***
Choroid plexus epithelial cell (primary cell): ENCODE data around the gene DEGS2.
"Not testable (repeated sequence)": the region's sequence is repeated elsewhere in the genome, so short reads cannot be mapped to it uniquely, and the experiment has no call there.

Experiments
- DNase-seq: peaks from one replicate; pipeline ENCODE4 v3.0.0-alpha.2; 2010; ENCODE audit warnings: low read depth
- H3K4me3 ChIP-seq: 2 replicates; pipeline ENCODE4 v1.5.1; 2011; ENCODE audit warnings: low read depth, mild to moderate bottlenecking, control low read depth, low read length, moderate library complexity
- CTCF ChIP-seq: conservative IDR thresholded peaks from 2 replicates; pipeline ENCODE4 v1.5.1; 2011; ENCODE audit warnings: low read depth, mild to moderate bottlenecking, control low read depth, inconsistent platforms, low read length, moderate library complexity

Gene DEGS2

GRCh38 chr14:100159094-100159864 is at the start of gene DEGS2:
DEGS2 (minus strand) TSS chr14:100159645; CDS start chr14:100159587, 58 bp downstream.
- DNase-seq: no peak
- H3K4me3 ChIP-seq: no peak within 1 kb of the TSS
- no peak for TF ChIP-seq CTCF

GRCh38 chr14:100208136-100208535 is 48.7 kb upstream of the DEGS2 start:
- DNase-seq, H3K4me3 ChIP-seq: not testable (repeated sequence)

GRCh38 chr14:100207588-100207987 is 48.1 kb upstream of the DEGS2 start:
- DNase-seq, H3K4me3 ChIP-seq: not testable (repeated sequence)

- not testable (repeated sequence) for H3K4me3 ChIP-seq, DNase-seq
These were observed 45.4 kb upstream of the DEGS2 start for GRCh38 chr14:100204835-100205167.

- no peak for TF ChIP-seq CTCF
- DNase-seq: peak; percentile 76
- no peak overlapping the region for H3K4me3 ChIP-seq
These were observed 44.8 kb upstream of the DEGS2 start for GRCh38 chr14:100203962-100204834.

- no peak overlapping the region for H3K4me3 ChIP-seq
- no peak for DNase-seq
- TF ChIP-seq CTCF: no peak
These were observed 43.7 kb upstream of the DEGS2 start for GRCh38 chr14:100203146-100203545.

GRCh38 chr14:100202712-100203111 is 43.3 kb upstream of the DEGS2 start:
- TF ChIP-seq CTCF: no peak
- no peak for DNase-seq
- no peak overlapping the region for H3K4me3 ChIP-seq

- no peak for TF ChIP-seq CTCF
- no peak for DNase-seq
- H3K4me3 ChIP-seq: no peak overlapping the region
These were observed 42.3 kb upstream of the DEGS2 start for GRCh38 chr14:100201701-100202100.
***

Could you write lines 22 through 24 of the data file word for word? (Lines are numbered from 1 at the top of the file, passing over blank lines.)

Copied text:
These were observed 44.8 kb upstream of the DEGS2 start for GRCh38 chr14:100203962-100204834.

- no peak overlapping the region for H3K4me3 ChIP-seq
- no peak for DNase-seq